The Democratic Progressive Party (DPP) is ready to draw up a plan that would lead to an unprecedented achievement — winning a legislative majority in 2016, the party said yesterday.
Former premier Yu Shyi-kun, a member of the DPP’s Central Standing Committee (CSC), presented the proposal at the committee’s weekly meeting yesterday and received overwhelming support.
The DPP has never held a majority in the Legislative Yuan since its establishment in 1986.
“Contrary to what most DPP members think, the legislative election is more important than the presidential election because a majority party in the legislature would be able to determine the direction our country is going,” Yu told reporters before the meeting.
The main objective of the plan, which still requires detailed deliberation, is to win 17 more seats three years from now and help the pan-green camp control 60 of the 113 legislative seats.
The pan-greens now have 43 seats in the legislature, including the DPP’s 40 and the Taiwan Solidarity Union’s (TSU) three.
The DPP has long held on to the myth that the presidential race is more important than the legislative elections, Yu said, “but take a look at Western democracies ... their parliaments always play a more dominant role in politics.”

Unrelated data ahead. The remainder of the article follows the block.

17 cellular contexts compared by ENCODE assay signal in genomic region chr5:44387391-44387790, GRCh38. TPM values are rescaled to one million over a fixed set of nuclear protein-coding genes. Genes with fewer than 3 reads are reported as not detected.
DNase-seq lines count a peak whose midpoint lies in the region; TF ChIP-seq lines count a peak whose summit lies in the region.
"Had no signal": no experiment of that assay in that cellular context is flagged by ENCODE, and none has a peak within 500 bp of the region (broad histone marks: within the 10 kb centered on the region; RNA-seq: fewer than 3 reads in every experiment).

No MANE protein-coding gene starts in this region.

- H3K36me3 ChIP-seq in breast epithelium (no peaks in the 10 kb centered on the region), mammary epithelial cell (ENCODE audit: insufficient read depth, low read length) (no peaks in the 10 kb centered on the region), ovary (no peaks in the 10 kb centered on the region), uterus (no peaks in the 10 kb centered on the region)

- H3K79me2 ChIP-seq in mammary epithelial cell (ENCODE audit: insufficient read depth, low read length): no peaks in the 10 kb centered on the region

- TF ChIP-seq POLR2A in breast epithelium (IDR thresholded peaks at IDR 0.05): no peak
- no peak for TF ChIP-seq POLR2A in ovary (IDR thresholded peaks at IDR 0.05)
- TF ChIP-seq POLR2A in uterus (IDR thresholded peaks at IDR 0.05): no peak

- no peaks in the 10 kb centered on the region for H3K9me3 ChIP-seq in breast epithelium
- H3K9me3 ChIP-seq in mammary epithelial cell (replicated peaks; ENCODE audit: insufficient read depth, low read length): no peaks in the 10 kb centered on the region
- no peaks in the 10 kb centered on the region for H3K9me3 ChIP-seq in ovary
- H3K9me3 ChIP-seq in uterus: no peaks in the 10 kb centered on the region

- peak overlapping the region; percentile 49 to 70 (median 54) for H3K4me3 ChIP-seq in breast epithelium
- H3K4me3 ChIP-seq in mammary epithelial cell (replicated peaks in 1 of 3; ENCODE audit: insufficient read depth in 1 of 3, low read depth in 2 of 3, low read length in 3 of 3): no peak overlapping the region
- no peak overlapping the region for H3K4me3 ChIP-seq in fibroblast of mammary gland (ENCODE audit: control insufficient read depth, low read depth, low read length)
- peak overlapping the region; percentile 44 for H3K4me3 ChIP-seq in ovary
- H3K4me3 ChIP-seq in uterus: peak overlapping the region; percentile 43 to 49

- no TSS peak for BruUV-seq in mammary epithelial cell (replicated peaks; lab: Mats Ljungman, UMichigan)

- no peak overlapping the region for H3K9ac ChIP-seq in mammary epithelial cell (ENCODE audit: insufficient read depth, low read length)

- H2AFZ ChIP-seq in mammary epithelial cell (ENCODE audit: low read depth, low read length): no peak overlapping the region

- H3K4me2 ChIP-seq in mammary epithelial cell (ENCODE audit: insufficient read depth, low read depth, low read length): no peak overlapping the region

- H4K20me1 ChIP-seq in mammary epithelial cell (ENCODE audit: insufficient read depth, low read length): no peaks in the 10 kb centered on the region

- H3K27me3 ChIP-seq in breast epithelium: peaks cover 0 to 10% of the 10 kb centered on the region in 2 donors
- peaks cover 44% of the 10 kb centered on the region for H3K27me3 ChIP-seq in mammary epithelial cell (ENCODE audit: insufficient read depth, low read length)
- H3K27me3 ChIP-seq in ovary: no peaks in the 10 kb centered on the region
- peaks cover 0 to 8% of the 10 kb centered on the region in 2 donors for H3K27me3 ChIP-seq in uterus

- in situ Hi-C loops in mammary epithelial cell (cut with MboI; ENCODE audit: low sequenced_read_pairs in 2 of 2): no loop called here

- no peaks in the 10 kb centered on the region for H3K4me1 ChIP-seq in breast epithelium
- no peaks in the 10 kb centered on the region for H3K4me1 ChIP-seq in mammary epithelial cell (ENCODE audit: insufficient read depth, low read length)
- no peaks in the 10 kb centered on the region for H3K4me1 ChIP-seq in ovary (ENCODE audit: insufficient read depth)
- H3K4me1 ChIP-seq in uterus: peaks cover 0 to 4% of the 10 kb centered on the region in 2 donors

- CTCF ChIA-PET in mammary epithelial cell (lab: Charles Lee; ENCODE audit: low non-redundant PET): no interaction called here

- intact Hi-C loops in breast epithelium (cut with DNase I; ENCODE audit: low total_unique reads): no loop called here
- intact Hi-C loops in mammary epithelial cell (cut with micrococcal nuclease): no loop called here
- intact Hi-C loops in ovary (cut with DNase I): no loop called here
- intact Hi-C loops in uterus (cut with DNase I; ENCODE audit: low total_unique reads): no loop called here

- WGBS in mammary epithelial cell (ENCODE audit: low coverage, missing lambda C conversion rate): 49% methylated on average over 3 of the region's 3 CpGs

The failure of a motion of no-confidence against the Cabinet on Saturday shows why a legislative majority would be crucial for the DPP, Yu said.
He said the party would have a greater chance of winning the presidential election if it had a legislative majority.
While it has been always difficult for the DPP to win in elections of smaller constituencies than in national elections, it would be “a mountain that the party has to conquer,” Yu said.
It looks like an impossible mission on the surface, but the former premier insisted that winning 17 more seats was a realistic goal.
The DPP could secure four to five more seats in New Taipei City (新北市) constituencies such as Banciao (板橋), Shulin (樹林), Tucheng (土城) and Sinjhuang, and two to three more seats in Greater Taichung, including Fongyuan (豐原), Yu said. The party could also win at least one more seat in Nantou County and Changhua County, he added.
If the DPP could secure 17 more seats, it would gain a legislative majority on its own, even without the TSU’s help.
However, the goal would not be attainable if DPP members lacked determination and did not work hard to establish a presence in traditional Chinese Nationalist Party (KMT) strongholds, Yu said.
With the KMT’s strong organization and network in local constituencies, the DPP will have to work extremely hard to achieve the impossible, he added.
Yu said he discussed the proposal with DPP Chairman Su Tseng-chang (蘇貞昌) two weeks ago and received Su’s support.
DPP spokesperson Lin Chun-hsien (林俊憲) said the committee fully supported the proposal and had instructed staffers to formulate a draft plan for the CSC to discuss in the coming weeks.